I have chain on my Rohloff hub, prefer that too. For riding near home without a load of camping gear on the bike, I use a higher gear range, 44T chainring, 16T sprocket. But touring, I need lower gears to carry a heavy load up a hill, run a 36T chainring, same 16T sprocket, and remove four links. It would be more complicated to do that with a belt drive.

But I concur, those that have the belt appear to have no complaints about them. I met one person that had a belt on his Rohloff bike, he said that he was a bit slower compared to his friends that he was touring with than he had been when he rode with a chain. But otherwise he had no complaints about the belt.

And one couple I met, one had a chain, the other belt, both had Rohloffs. They carried a spare belt because belts would be hard to replace but did not carry spare chain. I carry a couple spare quick links and a few regular links when touring but have never needed them.
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Old 03-31-21, 01:10 PM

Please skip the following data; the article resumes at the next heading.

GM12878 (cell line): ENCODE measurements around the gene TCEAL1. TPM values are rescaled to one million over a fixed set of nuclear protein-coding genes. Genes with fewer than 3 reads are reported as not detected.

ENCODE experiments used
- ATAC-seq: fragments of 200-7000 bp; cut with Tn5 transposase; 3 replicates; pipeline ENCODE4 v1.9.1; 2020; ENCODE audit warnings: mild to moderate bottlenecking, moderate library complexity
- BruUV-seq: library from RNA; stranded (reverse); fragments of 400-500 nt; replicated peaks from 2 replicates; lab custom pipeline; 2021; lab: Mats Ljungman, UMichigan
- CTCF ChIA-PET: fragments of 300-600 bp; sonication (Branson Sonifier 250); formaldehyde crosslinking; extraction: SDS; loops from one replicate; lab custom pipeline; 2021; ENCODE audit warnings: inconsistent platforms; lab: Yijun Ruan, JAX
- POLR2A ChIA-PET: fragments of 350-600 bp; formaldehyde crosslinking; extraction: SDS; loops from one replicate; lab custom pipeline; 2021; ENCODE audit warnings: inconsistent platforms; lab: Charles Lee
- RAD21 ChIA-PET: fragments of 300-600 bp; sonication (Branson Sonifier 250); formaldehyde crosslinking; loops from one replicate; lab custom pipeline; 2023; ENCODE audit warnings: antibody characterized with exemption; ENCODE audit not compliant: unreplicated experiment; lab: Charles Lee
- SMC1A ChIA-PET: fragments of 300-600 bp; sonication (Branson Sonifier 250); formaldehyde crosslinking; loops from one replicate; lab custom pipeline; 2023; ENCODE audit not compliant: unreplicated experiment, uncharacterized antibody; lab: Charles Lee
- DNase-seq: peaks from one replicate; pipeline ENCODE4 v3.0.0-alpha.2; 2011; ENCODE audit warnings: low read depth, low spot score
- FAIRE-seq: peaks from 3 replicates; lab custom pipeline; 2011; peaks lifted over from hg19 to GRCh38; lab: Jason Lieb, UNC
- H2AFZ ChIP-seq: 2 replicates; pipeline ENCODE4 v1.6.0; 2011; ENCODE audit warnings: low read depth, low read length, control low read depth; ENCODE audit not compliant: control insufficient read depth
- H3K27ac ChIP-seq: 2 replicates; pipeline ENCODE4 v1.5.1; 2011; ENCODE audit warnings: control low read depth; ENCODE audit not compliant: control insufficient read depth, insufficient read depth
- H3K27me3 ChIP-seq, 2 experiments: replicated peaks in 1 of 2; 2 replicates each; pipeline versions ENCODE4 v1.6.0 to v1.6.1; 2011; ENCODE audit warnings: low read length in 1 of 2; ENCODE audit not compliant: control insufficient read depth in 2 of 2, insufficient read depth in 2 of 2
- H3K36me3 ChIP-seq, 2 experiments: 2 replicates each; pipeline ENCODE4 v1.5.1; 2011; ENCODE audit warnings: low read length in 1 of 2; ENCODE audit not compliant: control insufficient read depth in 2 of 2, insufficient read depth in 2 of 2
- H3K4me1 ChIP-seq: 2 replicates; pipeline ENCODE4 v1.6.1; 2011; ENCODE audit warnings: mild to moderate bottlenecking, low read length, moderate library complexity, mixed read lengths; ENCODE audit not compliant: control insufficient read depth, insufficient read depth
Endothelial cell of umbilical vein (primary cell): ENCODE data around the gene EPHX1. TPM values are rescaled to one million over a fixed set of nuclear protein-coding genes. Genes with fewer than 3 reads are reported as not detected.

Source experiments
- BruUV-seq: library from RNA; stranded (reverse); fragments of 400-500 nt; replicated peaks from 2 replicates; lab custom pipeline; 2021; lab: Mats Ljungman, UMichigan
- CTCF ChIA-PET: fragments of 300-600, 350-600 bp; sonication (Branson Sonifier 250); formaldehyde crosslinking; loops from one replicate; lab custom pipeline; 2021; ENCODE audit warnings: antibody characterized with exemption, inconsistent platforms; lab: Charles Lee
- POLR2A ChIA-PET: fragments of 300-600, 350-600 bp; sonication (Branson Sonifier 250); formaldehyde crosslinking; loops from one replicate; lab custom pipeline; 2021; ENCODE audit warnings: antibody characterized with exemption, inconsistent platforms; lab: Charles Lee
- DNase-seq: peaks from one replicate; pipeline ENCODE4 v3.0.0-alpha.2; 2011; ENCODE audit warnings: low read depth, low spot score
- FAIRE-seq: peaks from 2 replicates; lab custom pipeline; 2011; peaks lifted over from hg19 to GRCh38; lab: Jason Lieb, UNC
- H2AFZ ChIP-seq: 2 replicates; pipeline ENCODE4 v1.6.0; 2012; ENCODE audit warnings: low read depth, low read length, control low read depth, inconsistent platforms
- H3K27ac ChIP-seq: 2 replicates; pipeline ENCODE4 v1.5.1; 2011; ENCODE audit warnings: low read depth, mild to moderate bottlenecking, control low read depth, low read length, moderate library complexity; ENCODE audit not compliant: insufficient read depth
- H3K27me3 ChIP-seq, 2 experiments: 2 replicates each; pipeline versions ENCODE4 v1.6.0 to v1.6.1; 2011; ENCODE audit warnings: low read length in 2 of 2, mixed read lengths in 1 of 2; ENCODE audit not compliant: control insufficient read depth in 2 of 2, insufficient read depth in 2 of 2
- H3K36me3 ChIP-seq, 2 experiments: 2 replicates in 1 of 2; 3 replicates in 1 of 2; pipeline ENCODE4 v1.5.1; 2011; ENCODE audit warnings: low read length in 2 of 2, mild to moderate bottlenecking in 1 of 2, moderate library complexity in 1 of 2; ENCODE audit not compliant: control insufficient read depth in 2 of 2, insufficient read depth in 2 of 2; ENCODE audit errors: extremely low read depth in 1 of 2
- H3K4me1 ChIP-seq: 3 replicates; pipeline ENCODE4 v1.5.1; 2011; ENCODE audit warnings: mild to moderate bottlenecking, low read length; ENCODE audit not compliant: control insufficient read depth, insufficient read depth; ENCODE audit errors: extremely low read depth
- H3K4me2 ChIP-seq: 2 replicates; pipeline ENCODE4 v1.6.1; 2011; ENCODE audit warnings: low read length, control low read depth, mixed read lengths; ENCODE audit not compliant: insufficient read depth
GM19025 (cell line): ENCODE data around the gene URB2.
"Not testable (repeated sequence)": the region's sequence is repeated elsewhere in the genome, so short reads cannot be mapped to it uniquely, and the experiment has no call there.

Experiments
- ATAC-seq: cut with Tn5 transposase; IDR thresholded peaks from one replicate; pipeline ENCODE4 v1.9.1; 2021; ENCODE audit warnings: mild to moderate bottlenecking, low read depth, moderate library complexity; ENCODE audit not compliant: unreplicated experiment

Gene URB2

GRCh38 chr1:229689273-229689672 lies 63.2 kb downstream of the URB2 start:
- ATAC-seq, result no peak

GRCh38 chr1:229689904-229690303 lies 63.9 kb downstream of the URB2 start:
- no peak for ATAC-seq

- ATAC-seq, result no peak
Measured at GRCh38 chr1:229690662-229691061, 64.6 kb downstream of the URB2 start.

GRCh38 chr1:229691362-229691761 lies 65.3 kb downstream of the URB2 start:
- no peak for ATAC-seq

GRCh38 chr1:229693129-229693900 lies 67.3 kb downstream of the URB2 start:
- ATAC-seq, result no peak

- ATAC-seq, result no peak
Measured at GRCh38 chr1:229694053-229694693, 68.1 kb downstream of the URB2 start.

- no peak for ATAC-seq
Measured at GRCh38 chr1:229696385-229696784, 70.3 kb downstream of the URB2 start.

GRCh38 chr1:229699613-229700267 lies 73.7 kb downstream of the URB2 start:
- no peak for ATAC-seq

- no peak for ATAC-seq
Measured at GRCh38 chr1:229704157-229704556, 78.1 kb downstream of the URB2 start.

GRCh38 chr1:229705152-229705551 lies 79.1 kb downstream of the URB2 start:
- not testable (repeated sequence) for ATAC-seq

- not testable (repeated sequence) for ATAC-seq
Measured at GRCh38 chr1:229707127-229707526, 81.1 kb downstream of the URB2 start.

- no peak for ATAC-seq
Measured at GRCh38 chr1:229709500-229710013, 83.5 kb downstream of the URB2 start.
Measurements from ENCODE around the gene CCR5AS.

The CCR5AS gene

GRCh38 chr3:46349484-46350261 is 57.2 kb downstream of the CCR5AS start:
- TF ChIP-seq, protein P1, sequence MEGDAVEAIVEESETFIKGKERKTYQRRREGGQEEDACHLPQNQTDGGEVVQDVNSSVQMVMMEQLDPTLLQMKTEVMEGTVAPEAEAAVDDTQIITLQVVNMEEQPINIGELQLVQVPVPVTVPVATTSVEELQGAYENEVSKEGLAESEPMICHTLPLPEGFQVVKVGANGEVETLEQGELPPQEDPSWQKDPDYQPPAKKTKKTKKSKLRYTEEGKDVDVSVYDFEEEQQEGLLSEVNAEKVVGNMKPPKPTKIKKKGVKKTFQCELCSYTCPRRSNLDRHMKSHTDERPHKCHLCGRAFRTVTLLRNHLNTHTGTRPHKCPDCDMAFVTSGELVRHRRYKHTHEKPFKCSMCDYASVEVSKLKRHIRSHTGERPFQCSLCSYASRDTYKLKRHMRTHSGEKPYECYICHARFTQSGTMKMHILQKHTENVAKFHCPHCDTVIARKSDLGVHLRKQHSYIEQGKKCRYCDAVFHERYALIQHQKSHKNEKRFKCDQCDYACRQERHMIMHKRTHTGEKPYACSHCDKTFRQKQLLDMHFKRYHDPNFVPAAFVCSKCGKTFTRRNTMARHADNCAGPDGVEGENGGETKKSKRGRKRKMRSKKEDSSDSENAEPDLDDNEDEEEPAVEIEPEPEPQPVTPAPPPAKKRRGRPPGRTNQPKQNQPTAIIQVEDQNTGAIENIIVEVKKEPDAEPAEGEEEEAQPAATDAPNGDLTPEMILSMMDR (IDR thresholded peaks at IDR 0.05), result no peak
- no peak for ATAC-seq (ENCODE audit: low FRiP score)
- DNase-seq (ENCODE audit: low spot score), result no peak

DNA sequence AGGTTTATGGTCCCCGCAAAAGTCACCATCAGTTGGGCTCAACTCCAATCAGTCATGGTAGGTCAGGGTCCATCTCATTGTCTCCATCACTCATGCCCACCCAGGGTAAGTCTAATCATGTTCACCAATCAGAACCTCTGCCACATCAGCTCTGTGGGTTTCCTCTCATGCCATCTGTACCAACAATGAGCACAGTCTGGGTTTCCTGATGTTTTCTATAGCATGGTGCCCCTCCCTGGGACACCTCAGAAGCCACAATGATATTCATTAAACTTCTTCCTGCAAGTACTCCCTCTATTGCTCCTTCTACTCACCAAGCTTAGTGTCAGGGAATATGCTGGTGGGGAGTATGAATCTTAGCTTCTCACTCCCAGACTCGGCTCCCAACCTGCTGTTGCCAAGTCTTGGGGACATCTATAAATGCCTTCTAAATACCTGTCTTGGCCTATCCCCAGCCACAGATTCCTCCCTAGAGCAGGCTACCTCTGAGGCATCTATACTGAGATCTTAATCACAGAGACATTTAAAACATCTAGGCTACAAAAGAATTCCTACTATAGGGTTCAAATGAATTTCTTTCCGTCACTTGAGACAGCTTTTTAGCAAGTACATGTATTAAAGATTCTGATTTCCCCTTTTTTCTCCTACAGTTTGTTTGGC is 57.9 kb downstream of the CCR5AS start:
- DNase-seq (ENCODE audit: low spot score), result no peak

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A quick note to readers that are not framiliar with Rohloff hubs, the indexing is in the hub and not in the shifter. They have two cables, both normally slack, you pull on one cable to upshift and pull on the other to downshift. I believe the Pinion system is the same. It can look like it is complicated to remove the rear wheel, but it is actually quite easy and quick.

Originally Posted by Kelly I View Post
RE- stiff twist grip shifter. I toured over Thanksgiving with a man who had a Rohloff bike with a stiff shifter. It was bad enough that Hank called (Rohloff? Cycle Monkey?) and was told that there should be one continuous length of housing to the shifter. Once Hank made that change, the shifting was much easier.

My husband has a belt drive Rohloff. I looked at the housing. It's two pieces and he has never complained about stiff shifting. ...